This summary is provided by the IPR Organizational Communication Research Center.
Gossip is a behavior that has traditionally been viewed as harmful in organizations. However, a more balanced perspective has emerged in recent years that suggests gossip is not inherently good or bad but that certain factors determine its impact. Adopting this lens, the authors proposed that by focusing on the valence (positive or negative nature) of the gossip, important benefits of gossip for teams can be uncovered.
As recent research suggests there is value in distinguishing negative gossip from positive forms, the authors examined how positive and negative team gossip affect members’ “social loafing” behavior and ultimately impact team performance. Social loafing refers to the tendency of a team member to be less engaged and devoted in collective work than they are in individual work. Gossip can be defined as the process by which the gossiper (i.e., the sender) communicates an evaluation to the gossip-receiving party (i.e., the receiver) about another member of the team (i.e., the target of the gossip). Together, these evaluations, positive or negative in nature, influence team motivation and confidence.
Through a longitudinal field study, the authors analyzed the responses of 272 undergraduate students at a large public university in the Southwestern United States taking an introductory management course. Study participants were arranged into 63 teams as part of a semester-long course team project. This project required teams to act as consultants by interviewing an organization, identifying problems, and then detailing solutions the organization could use to improve its practices based on organizational behavior principles.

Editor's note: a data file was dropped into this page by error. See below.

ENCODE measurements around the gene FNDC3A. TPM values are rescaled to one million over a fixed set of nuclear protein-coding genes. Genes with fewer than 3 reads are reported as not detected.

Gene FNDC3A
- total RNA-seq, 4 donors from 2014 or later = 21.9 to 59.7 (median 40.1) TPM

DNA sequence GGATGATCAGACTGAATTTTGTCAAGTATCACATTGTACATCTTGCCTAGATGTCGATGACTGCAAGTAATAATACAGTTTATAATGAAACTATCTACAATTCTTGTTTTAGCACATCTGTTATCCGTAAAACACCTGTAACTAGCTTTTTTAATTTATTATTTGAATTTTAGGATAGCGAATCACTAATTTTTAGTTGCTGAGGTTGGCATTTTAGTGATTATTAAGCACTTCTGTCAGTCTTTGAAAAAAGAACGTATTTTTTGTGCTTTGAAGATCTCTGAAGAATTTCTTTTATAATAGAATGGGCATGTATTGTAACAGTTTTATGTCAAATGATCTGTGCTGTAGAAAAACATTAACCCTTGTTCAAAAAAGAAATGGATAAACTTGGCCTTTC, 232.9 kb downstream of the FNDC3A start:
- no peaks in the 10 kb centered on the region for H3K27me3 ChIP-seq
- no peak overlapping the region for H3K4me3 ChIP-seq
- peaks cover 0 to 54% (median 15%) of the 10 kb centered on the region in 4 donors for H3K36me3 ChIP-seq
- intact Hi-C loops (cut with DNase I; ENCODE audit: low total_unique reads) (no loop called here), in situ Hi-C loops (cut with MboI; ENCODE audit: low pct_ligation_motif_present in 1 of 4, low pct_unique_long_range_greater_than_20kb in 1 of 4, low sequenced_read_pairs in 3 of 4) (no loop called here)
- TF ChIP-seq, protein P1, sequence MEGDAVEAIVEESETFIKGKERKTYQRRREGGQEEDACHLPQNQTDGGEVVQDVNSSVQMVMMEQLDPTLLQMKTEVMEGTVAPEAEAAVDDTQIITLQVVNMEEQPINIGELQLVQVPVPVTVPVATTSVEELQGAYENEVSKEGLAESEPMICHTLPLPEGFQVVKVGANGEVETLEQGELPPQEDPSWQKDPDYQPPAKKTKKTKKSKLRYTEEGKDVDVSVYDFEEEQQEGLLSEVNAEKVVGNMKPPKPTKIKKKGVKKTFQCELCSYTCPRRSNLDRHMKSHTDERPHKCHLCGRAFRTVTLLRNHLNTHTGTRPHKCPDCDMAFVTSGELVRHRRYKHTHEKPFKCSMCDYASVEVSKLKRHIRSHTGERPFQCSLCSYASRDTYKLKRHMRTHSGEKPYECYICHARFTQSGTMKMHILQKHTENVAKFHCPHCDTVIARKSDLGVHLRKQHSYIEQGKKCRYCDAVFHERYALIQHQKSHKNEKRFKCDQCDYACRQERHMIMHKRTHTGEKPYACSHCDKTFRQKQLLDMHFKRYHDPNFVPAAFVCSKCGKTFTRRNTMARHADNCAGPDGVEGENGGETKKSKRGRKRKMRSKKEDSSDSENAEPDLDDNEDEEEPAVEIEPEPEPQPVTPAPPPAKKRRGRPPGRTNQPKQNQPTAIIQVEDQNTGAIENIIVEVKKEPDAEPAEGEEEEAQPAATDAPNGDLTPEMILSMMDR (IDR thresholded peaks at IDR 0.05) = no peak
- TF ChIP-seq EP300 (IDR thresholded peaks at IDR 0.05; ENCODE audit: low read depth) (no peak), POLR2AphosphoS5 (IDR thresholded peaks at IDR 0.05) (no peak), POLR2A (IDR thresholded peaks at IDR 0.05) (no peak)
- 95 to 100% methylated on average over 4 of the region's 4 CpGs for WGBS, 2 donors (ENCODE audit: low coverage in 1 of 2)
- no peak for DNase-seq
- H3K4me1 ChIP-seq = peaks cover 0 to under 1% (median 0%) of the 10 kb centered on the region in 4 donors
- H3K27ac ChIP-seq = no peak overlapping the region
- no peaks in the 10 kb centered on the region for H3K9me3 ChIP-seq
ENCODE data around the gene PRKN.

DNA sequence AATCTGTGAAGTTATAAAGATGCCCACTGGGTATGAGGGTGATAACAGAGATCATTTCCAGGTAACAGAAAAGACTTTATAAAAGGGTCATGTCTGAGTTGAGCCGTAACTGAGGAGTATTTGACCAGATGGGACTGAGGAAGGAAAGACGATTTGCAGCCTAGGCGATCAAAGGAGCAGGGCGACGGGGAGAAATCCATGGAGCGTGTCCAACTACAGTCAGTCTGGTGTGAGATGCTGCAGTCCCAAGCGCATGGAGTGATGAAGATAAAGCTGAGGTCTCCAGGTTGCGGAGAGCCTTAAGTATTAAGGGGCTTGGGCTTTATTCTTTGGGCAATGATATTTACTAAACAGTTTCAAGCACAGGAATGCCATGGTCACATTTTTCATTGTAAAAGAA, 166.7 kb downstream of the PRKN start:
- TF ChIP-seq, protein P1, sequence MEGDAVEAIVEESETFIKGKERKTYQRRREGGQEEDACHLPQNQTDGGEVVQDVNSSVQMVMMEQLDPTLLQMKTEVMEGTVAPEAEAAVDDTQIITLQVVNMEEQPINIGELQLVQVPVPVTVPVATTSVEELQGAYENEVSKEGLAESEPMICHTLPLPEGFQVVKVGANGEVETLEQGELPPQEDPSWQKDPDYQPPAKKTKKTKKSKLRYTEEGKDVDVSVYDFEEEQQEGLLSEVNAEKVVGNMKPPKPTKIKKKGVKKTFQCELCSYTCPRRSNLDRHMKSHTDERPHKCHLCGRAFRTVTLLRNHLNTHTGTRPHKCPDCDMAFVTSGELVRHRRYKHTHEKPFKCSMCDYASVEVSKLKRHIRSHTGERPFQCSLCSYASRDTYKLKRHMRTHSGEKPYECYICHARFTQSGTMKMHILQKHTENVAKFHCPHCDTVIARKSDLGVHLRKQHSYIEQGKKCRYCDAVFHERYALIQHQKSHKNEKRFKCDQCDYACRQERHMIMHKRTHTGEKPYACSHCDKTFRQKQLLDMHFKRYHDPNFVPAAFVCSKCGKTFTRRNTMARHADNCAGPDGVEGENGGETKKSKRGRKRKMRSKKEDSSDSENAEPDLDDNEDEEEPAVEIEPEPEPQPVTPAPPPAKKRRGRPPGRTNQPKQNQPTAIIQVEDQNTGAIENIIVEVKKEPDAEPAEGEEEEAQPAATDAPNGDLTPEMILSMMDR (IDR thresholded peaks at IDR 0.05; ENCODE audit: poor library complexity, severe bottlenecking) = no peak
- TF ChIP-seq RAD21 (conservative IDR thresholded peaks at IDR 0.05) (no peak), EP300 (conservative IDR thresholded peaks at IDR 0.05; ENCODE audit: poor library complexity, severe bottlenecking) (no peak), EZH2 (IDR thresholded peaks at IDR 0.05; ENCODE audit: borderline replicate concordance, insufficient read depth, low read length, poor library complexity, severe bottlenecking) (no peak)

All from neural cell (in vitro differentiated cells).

1.) Team gossip is not inherently beneficial or harmful, but its valence is a crucial factor that shapes its outcomes.
2.) Positive gossip can increase team members’ favorable evaluations of team competence, thereby reducing their social loafing and ultimately improving team performance.
3.) Negative gossip can undermine team performance indirectly by increasing social loafing behaviors at work.
Implications for Practice
Organizations should 1.) try to change attitudes about gossip and foster a more nuanced and open view, 2.) be aware that actions to suppress all workplace gossip may unknowingly harm motivation by stifling a crucial process by which teams communicate positive evaluations, and 3.) understand that positive gossip offers an alternative source of agency for team members, organically putting an evaluation feedback system into motion.
Spoelma, T. M., & Hetrick, A. L. (2021). More than idle talk: Examining the effects of positive and negative team gossip. Journal of Organizational Behavior, 42(5), 604-618.
Location of Article
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